Understanding the ‘Leica Look’
I’m always inherently a bit of a skeptic when someone’s explanation for something involves a ‘magic’ or a ‘minutia’ that can’t quite be explained. When someone offers an explanation to reasonings for what gear they use, I want them to take a pragmatic approach – This lens is much more robust than the alternative; this sensor offers two extra stops of dynamic range, etc, etc.
As such, I’ve always been a little skeptical of Leica. Sure, their lenses are fantastically sharp, and their cameras are cool to use and have a great film aesthetic. But the price hasn’t ever justified the specs for me, and the common reasoning I’ve heard time and time again is “Leica photos just have a special look to them.” This is the reason that they can sell exclusively black & white cameras, why they can charge $10,000 for cameras that don’t offer anything particularly special on the spec sheet, and why they can remove digital screens from their cameras altogether.
So a few months back, I had some downtime in my work, and I decided to give Leica a try – and compared the Leica M10 with the Leica M10 Monochrom. However, with my self-admitted cynicism, I left it up to the readers of the article to determine whether or not they could identify which photo was shot with the Leica M10, and which was shot with the Leica M10 Monochrom. The results were precisely what my cynical brain expected; most could not.
But also while borrowing a couple of Leica kits for the weekend, I wanted to do a similar test with the “Leica look”. The Leica look is something talked about for decades at this point, from forum posts, to educational articles, to even film presets sold under the moniker. Since Leica makes their sensors (unlike Nikon and Fuji at this point) and has been making cameras, lenses, and scientific equipment for over a century now, it’s easy to take the Leica look in good faith – but in the era of digital photography and RAW capabilities, does the Leica look actually exist?
To test this, I decided to put the Leica M10 and Leica 50mm f/1.4 Summilux up against my old Canon 5d Mark IV and Canon EF 50mm f/1.2L. In the interest of fairness, I shot all these photos in JPEG (to capture the sensor’s true color profiles) and with equal camera settings and white balances. Additionally, I made the images available to you to vote on, to see where you stand on the ‘Leica look’.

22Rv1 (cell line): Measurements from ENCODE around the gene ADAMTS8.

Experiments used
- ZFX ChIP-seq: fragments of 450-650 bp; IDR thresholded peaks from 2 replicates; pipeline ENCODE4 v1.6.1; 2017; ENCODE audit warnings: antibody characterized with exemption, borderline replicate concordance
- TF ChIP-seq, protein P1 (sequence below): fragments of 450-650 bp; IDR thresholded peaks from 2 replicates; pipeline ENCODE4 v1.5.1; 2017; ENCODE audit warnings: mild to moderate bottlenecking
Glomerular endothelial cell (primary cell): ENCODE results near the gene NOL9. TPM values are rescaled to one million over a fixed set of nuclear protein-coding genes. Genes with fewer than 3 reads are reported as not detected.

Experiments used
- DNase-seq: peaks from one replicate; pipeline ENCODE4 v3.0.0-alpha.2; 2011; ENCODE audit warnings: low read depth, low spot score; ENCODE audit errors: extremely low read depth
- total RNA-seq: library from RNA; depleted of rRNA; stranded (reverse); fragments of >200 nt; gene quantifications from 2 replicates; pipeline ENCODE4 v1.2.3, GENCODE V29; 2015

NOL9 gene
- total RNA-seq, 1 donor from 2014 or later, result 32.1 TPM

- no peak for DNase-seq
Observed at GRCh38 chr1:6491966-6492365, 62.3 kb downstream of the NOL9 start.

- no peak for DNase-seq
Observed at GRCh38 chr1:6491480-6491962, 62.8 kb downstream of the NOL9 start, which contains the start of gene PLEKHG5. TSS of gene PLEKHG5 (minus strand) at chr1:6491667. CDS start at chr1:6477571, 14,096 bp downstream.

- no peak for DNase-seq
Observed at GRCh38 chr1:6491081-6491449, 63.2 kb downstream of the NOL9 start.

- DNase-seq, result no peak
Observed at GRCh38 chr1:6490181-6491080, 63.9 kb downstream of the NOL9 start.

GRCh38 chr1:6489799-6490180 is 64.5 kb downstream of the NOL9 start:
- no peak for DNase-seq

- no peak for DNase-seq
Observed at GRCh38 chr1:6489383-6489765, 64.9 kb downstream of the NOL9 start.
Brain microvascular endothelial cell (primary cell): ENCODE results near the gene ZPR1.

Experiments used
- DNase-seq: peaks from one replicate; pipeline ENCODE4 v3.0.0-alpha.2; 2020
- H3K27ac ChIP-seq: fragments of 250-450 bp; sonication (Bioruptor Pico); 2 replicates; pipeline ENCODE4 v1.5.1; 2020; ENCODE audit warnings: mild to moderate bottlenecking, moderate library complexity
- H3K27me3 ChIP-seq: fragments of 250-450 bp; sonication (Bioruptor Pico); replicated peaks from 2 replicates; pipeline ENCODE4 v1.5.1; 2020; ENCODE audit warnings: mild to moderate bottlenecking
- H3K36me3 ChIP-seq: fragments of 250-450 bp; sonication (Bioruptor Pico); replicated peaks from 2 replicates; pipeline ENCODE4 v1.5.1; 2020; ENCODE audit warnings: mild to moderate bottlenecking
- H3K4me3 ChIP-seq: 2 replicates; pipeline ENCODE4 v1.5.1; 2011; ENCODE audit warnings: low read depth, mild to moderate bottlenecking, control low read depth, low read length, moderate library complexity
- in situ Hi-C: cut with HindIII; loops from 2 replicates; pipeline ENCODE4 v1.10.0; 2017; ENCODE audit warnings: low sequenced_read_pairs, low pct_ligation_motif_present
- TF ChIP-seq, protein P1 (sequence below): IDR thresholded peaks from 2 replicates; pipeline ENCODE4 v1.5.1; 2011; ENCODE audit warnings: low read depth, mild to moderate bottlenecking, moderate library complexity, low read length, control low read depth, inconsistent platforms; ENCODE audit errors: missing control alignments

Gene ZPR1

For comparison, a Leica M10 and Leica 50mm f/1.4 Summilux ASPH system would cost you roughly $13.5K new, whereas the Canon 5D Mark IV and Canon EF 50mm f/1.2L can be had new in the neighborhood of $4,000. And while I didn’t put these cameras through the wringer, I did decide to take photos of various things throughout my day, to see if the basic color profile of the Leica offered something special over the Canon system.
So as a result, these images aren’t a test of camera features, or even bokeh, but rather, if the Leica look exists within the color rendering of its images. To my surprise, I did find some pretty significant differences in the two camera’s color renders when shooting in jpeg – especially in the greens and yellows. However, I didn’t see how one was better than the other – just different. But that may be my cynicism poking through.
Below are the images taken with both the Canon 5d Mark IV, and the Leica M10. Clicking on these images will give you an enlarged version of them, making the comparison easier. Both sets of images were shot with manual focus (and one of the comparison images is slightly out of focus (blame me and my coffee-riddled body, not the cameras)), and designed to test the color rendering of the systems. Can you tell the difference? Take a good look at the images below, and prepare yourself for the test to follow.
As mentioned above, I was surprised to see such a color rendering difference between the Leica M10 and the Canon 5d Mark IV – particularly in the greens and yellows. By default, I did prefer Leica’s rendering with the majority of the images. However, with RAW processing, the differences in each of the images are very minimal – simply because I don’t generally shoot in JPEG. With the incredible flexibility of editing that comes with RAW processing, each camera feels very similar in its sensor capabilities. Neither camera is clipping colors, so the flexibility is endless when editing one to look like the other. And so, am I impressed with the Leica look? No more impressed than I am with the Canon look or Sony look. Both cameras’ RAW iterations of the same photos offer a more muted color profile and contrast, and when processed with Capture One or Lightroom, can look nearly identical with a few small adjustments. Both cameras sit at different starting points, but the finish line is the same.
But what do you think? Feel free to chime in with your deductions and quiz scores in the comments below. And I’ll be sure to chime in in the next day or two with the results as a whole.